A new study by researchers at the University of Minnesota and New York University says that increased access to the Internet may explain a rise in hate crimes. Using a large data set compiled from the Federal Bureau of Investigation, the Federal Communications Commission, the U.S. Census Bureau, and the U.S. Department of Labor, the authors found that in counties where broadband Internet access became readily available in the early years of the century, the number of hate crimes increased by an average of 20 percent.
The authors conclude that the introduction of broadband internet access increased the efficiency with which hate groups could spread their ideology. This large-scale dissemination of racial hate may have fueled a rise in hate crimes perpetrated by individuals exposed to the internet content.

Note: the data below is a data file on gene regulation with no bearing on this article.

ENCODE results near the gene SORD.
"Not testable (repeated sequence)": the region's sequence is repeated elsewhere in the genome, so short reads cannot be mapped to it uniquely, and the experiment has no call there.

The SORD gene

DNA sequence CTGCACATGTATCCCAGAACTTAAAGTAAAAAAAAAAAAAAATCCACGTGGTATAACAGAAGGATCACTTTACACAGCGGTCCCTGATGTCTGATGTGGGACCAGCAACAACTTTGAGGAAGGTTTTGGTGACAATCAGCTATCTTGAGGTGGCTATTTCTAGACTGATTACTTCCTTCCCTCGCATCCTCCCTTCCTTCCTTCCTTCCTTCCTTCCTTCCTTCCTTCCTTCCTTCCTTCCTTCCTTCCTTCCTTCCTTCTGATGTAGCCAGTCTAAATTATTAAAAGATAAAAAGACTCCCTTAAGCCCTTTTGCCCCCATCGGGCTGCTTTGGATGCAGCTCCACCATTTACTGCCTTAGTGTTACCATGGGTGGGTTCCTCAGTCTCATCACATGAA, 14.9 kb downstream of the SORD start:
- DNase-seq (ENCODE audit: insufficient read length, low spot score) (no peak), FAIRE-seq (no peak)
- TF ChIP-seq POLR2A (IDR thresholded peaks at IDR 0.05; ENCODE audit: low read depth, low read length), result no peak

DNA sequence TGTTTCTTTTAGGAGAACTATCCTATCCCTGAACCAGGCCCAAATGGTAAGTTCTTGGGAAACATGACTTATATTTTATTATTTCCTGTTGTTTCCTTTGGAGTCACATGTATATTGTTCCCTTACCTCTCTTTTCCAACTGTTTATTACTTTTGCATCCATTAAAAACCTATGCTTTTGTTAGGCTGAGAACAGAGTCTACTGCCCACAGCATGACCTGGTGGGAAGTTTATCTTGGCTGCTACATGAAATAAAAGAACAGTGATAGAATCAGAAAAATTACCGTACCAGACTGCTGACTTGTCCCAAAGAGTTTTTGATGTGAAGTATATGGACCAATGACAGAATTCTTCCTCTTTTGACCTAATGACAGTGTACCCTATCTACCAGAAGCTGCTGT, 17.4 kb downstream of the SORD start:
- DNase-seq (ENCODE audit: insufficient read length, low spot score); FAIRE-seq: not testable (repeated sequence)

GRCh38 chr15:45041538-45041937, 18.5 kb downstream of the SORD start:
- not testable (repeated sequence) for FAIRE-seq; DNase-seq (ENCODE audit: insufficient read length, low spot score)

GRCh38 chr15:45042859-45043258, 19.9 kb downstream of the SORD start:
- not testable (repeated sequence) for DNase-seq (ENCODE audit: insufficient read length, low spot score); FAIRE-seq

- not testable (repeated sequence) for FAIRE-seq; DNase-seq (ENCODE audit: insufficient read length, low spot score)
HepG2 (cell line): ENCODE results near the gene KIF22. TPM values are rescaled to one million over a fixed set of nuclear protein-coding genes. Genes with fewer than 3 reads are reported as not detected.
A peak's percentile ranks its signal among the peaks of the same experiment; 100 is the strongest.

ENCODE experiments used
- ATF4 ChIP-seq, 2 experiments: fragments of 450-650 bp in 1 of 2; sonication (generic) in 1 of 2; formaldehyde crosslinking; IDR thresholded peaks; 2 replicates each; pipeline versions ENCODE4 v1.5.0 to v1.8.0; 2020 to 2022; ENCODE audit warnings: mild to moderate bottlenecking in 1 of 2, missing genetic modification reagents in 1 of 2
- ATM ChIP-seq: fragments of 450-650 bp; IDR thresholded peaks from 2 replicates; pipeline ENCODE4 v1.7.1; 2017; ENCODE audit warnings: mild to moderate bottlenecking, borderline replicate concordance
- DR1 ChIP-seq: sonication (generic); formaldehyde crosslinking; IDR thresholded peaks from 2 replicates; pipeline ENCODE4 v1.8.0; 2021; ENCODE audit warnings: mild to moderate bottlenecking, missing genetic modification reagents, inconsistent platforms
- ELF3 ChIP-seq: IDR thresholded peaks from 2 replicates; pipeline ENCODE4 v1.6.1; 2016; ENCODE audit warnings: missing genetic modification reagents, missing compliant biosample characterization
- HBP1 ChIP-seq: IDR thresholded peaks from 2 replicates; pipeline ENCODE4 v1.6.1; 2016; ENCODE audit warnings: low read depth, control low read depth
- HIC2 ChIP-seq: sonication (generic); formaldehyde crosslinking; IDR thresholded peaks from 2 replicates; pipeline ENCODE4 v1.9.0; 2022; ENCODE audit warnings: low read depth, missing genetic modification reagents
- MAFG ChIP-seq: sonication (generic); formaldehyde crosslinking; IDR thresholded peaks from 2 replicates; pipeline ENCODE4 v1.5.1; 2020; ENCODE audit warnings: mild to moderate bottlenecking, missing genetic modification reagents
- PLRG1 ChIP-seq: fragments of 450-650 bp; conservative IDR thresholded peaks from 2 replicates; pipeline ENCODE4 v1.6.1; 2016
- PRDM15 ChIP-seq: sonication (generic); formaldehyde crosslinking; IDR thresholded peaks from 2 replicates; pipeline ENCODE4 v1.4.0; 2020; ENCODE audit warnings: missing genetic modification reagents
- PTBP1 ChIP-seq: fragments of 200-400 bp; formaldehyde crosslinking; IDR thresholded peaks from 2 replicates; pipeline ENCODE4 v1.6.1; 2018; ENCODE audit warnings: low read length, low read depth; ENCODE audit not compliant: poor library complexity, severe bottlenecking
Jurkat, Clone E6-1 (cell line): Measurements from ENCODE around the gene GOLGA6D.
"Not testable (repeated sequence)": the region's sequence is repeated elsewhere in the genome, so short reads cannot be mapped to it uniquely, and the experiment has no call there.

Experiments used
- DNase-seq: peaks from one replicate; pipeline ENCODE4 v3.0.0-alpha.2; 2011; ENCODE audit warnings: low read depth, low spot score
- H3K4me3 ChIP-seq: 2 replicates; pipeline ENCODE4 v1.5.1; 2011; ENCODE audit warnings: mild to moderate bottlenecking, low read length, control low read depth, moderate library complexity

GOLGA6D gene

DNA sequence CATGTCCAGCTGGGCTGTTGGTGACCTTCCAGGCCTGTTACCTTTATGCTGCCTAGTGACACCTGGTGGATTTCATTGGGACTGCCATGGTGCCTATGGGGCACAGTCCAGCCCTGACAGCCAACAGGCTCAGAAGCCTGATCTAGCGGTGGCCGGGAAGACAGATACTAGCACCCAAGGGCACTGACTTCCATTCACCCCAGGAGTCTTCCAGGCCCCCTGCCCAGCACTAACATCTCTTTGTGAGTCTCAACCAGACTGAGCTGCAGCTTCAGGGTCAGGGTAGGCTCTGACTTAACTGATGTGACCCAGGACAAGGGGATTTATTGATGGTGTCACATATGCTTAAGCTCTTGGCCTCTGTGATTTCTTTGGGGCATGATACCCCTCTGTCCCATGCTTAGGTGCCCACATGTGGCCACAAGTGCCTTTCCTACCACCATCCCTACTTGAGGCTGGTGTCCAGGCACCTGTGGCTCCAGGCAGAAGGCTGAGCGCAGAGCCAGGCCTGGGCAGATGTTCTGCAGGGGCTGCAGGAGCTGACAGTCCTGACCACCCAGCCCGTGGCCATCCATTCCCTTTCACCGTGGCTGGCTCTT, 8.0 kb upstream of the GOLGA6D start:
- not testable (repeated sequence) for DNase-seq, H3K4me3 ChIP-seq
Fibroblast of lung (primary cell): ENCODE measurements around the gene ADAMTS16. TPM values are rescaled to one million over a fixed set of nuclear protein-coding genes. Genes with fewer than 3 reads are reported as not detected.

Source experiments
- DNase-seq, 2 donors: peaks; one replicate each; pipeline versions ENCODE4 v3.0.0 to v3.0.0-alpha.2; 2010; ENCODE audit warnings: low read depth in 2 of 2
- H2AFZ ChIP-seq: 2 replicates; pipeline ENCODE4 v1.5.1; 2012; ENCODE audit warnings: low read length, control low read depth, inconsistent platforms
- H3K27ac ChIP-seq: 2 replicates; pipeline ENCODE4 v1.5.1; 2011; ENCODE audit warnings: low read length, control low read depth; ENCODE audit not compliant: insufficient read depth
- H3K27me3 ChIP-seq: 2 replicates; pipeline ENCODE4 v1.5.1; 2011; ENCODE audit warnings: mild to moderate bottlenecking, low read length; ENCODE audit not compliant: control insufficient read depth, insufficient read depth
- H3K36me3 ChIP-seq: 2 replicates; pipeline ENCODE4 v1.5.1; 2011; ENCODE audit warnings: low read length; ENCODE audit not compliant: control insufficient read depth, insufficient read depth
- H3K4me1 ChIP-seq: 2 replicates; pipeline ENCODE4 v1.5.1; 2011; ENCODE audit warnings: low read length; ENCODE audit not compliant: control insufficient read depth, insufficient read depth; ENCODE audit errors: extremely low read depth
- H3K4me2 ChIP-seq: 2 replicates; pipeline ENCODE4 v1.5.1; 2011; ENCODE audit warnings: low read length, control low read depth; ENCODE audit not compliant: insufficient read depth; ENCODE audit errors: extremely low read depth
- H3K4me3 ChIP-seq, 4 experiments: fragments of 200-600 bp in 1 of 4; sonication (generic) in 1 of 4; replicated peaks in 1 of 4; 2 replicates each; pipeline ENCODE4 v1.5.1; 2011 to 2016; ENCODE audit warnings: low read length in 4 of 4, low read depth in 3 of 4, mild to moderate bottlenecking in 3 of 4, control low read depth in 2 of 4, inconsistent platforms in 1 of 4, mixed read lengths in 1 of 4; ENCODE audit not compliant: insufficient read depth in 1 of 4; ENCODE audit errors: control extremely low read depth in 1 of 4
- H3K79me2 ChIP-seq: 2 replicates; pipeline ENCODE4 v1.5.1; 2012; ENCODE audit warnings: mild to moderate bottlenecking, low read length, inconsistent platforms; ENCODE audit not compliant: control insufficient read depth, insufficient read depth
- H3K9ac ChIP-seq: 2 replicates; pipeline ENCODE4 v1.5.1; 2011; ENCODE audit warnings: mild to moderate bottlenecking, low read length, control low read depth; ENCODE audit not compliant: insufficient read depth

Jason Chan, a professor in the Carlson School of Management at the University of Minnesota and the lead author of the study, stated that “the positive relationship between broadband providers and the number of hate crimes is mainly found in places that have high levels of racism. The likely reason behind this is the internet facilitates this specialization of interest. That is to say users will search out content online that is congruent to their beliefs or preferences and are not as likely to look up content that is counter to what they believe in.”
The article, “The Internet and Racial Hate Crime: Offline Spillovers from Online Access,” is forthcoming in MIS Quarterly. It may be downloaded here.
A video of Dr. Chan discussing the research can be seen below.